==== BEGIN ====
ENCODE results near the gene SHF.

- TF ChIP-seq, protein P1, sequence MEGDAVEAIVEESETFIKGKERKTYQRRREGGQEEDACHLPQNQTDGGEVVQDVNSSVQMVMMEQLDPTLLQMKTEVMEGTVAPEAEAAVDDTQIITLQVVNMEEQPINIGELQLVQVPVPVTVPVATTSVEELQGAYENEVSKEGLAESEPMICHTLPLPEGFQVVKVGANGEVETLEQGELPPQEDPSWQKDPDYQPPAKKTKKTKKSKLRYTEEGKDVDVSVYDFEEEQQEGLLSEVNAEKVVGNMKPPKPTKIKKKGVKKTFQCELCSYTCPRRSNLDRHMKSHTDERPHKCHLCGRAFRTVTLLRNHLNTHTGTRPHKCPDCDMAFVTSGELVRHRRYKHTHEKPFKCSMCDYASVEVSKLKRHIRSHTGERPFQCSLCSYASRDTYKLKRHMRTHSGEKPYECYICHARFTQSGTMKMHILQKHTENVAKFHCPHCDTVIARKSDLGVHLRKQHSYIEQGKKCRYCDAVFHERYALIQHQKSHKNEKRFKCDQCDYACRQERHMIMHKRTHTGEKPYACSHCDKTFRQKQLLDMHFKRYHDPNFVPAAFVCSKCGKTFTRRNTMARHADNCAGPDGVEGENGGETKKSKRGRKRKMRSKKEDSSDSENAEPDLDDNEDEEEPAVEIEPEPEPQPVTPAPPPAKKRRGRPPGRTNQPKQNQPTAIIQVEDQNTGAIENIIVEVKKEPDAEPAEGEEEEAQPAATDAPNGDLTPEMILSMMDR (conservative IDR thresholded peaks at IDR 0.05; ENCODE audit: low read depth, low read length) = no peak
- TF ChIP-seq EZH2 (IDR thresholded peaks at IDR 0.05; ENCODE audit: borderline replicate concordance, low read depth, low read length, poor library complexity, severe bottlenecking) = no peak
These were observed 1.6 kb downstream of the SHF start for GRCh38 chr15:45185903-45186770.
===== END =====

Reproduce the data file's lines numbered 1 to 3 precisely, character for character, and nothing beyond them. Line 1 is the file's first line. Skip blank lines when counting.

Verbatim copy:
ENCODE results near the gene SHF.

- TF ChIP-seq, protein P1, sequence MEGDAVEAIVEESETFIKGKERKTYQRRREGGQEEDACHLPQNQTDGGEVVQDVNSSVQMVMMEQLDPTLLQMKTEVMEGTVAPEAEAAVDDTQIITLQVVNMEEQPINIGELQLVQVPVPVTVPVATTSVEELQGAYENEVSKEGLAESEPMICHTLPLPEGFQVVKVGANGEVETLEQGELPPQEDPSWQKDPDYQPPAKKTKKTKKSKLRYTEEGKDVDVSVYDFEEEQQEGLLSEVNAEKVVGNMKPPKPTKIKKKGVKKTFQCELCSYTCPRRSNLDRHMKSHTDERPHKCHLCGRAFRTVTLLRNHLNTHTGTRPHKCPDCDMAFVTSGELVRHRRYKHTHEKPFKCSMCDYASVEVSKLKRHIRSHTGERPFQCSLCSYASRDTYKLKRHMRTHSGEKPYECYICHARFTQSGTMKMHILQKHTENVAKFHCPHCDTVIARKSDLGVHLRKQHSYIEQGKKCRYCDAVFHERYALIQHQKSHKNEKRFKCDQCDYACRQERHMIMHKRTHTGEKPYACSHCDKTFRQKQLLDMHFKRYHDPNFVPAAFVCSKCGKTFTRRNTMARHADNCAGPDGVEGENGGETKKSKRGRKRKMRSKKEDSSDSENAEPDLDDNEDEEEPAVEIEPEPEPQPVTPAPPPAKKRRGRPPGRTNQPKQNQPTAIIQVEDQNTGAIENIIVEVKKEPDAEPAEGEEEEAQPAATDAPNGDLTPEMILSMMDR (conservative IDR thresholded peaks at IDR 0.05; ENCODE audit: low read depth, low read length) = no peak
- TF ChIP-seq EZH2 (IDR thresholded peaks at IDR 0.05; ENCODE audit: borderline replicate concordance, low read depth, low read length, poor library complexity, severe bottlenecking) = no peak